Bush to visit Texas before Rita
WASHINGTON — It took President Bush four days after Hurricane Katrina hit New Orleans to set foot on the Gulf Coast to survey the damage.
Today, Bush is planning to visit his home state even before Hurricane Rita does.
Bush was in the last days of his planned five-week vacation at his Crawford, Texas, ranch when Katrina hit New Orleans on Aug. 29. He ultimately cut his vacation short and returned to Washington two days later, but he didn't travel to the region until Sept. 2.
The White House had said then that Bush delayed visiting the hardest-hit parts of New Orleans so the security-heavy presidential entourage wouldn't get in the way of rescue and recovery efforts.
In Texas today, Bush plans to visit emergency crews as they prepare for Rita.
Bush spokesman Scott McClellan said, "We're not going to get in the way."
Beyond that scheduled visit, and the possibility of a quick return after Rita passes, Bush and his administration are trying to convey concern and competence in the face of what is expected to be a second devastating storm three weeks after the first.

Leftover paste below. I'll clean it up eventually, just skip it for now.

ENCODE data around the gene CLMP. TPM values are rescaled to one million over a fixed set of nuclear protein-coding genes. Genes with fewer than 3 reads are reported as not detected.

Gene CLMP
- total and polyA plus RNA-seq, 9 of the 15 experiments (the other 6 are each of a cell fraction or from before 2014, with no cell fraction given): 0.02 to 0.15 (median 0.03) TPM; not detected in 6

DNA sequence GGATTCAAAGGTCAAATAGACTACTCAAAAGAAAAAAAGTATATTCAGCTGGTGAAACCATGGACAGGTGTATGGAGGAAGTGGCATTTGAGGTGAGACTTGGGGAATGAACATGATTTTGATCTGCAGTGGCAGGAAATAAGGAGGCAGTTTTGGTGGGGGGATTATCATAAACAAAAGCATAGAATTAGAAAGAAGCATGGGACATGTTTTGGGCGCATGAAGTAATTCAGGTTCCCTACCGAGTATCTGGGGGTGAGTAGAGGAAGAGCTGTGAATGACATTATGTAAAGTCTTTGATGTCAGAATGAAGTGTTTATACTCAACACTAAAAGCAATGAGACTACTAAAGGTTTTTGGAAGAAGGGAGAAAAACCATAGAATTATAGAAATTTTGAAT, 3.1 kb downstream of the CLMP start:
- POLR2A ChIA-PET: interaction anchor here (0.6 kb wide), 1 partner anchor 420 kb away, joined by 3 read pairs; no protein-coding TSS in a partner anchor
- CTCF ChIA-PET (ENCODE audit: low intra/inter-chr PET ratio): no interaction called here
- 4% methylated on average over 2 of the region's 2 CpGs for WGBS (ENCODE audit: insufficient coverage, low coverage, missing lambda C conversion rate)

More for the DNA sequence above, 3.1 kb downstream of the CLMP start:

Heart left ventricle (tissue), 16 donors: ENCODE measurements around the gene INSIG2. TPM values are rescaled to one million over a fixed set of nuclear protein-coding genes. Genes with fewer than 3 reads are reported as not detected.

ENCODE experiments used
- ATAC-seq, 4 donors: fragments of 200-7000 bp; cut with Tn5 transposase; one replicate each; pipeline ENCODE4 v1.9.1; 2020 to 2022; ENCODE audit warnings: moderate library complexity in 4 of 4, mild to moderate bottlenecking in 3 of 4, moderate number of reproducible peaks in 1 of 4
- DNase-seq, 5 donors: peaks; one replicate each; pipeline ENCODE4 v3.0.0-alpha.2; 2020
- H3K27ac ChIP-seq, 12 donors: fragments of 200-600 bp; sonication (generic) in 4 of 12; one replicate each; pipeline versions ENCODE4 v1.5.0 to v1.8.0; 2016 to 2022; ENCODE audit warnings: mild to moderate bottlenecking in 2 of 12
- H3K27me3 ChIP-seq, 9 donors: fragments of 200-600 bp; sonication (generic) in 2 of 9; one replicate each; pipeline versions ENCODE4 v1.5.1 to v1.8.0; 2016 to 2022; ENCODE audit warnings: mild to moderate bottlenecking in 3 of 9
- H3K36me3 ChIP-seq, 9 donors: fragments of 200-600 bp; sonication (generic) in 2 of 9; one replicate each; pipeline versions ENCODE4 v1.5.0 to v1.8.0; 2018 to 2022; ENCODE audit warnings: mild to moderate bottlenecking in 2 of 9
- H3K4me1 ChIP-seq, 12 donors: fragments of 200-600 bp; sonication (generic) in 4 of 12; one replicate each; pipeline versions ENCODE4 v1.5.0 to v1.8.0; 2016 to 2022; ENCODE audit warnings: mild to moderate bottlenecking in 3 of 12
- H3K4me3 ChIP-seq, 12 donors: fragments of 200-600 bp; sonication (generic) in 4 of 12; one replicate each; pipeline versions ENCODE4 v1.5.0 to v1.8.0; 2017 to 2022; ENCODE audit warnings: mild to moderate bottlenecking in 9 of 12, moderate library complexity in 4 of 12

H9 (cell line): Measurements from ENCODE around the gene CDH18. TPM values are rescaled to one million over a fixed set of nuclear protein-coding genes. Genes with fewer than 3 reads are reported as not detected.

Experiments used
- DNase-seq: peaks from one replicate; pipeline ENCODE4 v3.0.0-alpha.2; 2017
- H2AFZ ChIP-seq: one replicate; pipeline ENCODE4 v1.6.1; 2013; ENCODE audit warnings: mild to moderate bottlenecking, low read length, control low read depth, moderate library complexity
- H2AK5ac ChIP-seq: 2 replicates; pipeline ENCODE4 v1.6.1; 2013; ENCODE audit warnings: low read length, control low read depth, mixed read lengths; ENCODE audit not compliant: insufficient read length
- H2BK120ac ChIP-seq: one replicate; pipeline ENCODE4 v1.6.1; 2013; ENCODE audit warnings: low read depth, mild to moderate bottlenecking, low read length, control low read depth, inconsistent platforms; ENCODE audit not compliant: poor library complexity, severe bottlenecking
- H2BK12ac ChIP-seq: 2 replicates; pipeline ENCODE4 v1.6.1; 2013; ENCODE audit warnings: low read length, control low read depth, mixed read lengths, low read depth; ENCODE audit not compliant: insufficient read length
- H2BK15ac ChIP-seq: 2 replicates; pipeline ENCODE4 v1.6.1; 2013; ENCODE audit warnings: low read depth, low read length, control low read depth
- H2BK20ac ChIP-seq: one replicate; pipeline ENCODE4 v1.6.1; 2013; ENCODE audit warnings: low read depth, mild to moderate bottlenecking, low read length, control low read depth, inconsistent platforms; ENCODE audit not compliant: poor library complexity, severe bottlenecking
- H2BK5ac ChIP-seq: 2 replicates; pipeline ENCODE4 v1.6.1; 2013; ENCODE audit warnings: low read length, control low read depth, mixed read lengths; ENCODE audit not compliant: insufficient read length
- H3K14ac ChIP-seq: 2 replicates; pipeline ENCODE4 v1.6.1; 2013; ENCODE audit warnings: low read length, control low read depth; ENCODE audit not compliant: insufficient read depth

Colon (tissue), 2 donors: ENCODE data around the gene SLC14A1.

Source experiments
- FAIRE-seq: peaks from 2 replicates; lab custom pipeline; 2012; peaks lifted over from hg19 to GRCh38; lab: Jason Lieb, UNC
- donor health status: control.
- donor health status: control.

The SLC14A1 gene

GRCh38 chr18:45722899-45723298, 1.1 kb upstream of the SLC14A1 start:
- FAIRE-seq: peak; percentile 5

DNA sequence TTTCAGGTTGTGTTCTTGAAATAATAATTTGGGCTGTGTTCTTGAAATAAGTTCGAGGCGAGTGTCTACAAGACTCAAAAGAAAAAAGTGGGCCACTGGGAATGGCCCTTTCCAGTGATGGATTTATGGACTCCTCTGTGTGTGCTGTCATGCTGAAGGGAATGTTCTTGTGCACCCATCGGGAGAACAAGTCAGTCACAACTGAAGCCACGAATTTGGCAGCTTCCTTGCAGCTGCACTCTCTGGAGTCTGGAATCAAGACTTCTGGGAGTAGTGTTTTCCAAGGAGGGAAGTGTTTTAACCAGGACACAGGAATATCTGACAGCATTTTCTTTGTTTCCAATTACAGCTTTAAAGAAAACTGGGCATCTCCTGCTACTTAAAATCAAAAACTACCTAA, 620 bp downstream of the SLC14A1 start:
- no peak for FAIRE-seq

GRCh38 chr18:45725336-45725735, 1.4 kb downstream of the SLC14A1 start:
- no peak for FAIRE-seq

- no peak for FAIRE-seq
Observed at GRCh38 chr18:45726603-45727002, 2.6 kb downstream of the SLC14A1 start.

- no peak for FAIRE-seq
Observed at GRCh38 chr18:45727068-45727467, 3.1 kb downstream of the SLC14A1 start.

Bush's homeland security chief designated Rita an "incident of national significance" Wednesday, a label that speeds a massive federal response effort
That didn't happen with Katrina until the day after the storm hit.
The Pentagon moved 26 helicopters and five teams with high-tech communications gear into position. Six ships that responded to New Orleans, including the massive Iwo Jima, are ready to follow Rita to the Texas coastline.
Feds join probe
of nursing-home deaths
WASHINGTON — Federal investigators said yesterday they have joined a Louisiana inquiry into nursing-home deaths during Hurricane Katrina, as the government considers stronger requirements to protect patients in all health-care facilities during natural disasters.
The inspector general's office in the Department of Health and Human Services said it was aiding the investigation of 34 deaths at St. Rita's Nursing Home in St. Bernard Parish. State authorities have charged the owners of the home with 34 counts of negligent homicide for allegedly ignoring requests to evacuate.
"This office is tremendously concerned about the possible abuse and neglect of hospital patients and nursing-home residents," Inspector General Daniel Levinson wrote to Sen. Charles E. Grassley, R-Iowa, in a letter released yesterday. Grassley has also asked for a Justice Department investigation.